In her latest blog post on the Breast Cancer Care website Nadjie talks about how cycling helped her through her chemotherapy treatment and explains why she can’t wait to ride in the Pink Ribbon Tour in London! You can read her full blog post below:

Sadly, most people have experienced something traumatic in their lifetime. When this happens, you have to think, ‘How can I go through this?’ People tell you it just takes time, and they support you in a positive way. But you find your own coping strategy, because no matter how reassuring someone is or what they say, it’s what’s inside you that helps you deal with it.

For me, cycling was my avenue to keep it all together.

In January 2015 I signed up for the RideTheNight cycle ride, and was diagnosed with breast cancer one month later. I had a target for my recovery and getting better, so having something to look forward to a couple of months down the line was really important to me. It stopped me from focusing on the negative too much.

I cycled through chemotherapy

I decided to continue cycling throughout my treatment, and did RideTheNight in between six rounds of chemotherapy.

Through any traumatic period in your life, if you have too much time to dwell on it, it can be tough to get through. Cycling gave me a purpose and a goal, and helped me both mentally and physically. Even when I was recovering from surgery, I got my husband to set my bike up in the bedroom on the turbo so I could cycle indoors.

Losing my eyelashes was like losing my identity

I didn’t think too much about the side effects of chemotherapy beforehand, but the thing I found hardest was losing my eyelashes. I’m of Turkish origin and I have really thick, long, black eyelashes. When they came out, I suddenly felt my face had no definition.

My face is my identity. For a lot of people, their hair is as well. When you lose both of those you think, ‘How am I going to feel good about myself?’ If you’re indoors and you haven’t got a wig on and someone knocks on the door, you hardly feel like opening it.

I found courses through Breast Cancer Care and they were fantastic. I learnt to tie things on my head and wear hats, it made everything so much easier. We’ve all felt it when we go to an interview or a party – when you feel good, everything else slots into place. You feel as good as what you can be, and your whole mood is positive.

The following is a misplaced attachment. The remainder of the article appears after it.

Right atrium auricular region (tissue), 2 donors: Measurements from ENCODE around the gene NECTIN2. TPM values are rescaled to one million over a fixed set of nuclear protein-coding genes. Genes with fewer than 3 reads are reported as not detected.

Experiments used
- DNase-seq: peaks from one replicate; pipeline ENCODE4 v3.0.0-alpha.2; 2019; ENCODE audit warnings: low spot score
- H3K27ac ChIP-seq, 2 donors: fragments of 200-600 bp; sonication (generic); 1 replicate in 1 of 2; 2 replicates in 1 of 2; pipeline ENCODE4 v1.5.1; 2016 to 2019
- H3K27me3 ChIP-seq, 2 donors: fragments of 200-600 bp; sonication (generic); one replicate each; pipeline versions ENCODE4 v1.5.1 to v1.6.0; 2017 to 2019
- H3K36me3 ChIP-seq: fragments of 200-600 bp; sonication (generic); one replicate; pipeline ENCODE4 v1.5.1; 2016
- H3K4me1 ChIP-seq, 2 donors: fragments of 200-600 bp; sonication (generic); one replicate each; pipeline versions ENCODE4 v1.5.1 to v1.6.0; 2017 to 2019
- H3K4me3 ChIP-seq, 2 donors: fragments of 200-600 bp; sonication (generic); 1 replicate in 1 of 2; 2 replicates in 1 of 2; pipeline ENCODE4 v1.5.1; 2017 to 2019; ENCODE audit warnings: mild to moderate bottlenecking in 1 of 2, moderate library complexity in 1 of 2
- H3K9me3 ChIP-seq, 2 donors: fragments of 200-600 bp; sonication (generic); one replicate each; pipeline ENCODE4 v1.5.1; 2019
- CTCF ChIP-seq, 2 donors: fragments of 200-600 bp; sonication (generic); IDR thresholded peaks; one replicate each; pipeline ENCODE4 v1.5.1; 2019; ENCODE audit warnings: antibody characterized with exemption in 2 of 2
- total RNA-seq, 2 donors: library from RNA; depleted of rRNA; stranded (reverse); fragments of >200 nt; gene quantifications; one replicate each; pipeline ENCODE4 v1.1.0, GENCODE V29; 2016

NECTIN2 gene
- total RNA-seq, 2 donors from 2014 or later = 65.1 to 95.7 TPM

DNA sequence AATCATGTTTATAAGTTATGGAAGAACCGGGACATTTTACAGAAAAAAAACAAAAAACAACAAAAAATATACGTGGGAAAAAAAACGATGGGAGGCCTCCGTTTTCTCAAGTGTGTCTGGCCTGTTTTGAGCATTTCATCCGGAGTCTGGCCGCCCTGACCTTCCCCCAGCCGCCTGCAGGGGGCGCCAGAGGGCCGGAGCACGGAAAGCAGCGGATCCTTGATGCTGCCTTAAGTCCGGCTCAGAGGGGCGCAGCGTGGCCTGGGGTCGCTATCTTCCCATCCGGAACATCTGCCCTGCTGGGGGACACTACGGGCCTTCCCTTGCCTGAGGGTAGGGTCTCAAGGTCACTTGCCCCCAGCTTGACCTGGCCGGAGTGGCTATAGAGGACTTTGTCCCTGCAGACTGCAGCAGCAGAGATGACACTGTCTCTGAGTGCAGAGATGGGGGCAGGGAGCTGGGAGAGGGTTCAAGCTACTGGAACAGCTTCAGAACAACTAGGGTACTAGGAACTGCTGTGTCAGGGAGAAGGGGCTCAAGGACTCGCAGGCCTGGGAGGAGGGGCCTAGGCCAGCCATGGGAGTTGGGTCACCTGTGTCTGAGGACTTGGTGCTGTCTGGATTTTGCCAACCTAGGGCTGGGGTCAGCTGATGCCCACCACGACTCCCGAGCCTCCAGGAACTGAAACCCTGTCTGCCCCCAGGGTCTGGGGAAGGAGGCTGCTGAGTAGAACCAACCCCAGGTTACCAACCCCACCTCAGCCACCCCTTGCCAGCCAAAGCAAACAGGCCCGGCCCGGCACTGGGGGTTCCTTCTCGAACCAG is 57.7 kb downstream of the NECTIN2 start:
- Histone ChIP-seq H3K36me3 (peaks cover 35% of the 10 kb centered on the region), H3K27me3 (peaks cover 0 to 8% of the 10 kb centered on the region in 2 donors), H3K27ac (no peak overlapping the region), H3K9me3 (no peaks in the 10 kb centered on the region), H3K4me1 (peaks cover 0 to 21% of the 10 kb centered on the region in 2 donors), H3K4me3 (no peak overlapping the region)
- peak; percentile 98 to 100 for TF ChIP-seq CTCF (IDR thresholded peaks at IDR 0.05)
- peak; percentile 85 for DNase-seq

My experience has spurred me on to help others

When you’re first diagnosed people tell you “Don’t google stuff,” and of course you do! But I knew nothing about breast cancer, and wanted to know what questions to ask the doctors. That’s how I first found Breast Cancer Care. From there, they’ve supported me throughout everything.

It’s not just about when you’re diagnosed, it’s a lifelong journey.

Whether it’s finding out about treatment or having treatment, and then after treatment when you lose the friendship and support of your medical team. All of a sudden you’re thrown back into the wicked world to get on with it – that’s when the Moving Forward course picks you up again.

It’s really important for me to help other people, because I was so grateful when other people helped me. It’s like this circle of support. Now I want to share my knowledge with others who are being diagnosed, which has driven me to support Breast Cancer Care.

As soon as I saw the Pink Ribbon Tour I wanted to be part of it

I’ve got a love of cycling. It’s like a drug! For me, it’s the perfect combination of physically and mentally feeling well, while doing something for a good cause. I’ve raised £10k cycling for charities over the past few years, and I’m not stopping there.

As soon as I saw the Pink Ribbon Tour I wanted to be part of it. Not just for the prestige of riding the closed-road route, but the fact that it’s a pivotal anniversary – the 25th anniversary of the Pink Ribbon. It was something that needed to be marked by a really good celebration, and what better way to be part of it than to ride on the same route through central London as the Women’s Tour professionals?

I have met so many inspirational women who all have their own reasons for fundraising and cycling, it’s like a massive family. Especially with women – it brings us together.

You make friends you know you’ll have for life, as you’ve been drawn together by the same goal.

My group of Pink Lipstick Ladies will be riding together on the 11 June. Ride with us and help more people with breast cancer get the vital support that I did.

Join Nadjie on the Pink Ribbon Tour and ride united through London for anyone affected by breast cancer.